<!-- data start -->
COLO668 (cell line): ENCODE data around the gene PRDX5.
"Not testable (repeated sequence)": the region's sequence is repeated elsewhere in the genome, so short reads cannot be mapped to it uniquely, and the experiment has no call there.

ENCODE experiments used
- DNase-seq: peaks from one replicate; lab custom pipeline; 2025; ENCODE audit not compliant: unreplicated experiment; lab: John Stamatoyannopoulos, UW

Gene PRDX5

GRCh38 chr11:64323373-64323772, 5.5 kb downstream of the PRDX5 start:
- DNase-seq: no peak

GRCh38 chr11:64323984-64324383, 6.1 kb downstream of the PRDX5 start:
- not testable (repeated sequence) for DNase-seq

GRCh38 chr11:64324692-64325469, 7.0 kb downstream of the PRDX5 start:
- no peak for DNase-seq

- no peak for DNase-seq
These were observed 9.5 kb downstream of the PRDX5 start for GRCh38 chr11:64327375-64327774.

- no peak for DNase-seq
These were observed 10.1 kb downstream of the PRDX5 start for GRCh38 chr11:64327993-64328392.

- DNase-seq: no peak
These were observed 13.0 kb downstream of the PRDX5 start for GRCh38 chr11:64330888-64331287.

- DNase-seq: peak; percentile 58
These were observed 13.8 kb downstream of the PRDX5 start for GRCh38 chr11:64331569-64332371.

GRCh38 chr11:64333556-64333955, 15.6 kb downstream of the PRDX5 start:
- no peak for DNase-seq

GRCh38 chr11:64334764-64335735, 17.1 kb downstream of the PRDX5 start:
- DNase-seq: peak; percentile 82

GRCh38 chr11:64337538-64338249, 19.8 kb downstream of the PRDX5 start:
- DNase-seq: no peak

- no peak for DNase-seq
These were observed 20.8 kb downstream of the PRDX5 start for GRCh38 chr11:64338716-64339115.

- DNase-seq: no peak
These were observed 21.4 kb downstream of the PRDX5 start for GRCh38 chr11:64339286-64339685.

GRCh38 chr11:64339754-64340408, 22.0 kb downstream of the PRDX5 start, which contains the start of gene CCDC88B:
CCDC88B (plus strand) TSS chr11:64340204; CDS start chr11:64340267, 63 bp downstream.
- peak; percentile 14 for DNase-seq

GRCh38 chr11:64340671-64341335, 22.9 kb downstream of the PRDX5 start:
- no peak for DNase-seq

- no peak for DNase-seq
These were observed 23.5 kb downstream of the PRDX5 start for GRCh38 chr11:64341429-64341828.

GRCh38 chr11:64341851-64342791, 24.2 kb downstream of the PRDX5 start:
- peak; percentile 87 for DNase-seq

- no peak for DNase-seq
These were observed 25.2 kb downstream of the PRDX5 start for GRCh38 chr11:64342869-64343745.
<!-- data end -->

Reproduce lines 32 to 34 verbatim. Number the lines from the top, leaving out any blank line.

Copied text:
- peak; percentile 14 for DNase-seq

GRCh38 chr11:64340671-64341335, 22.9 kb downstream of the PRDX5 start:
- no peak for DNase-seq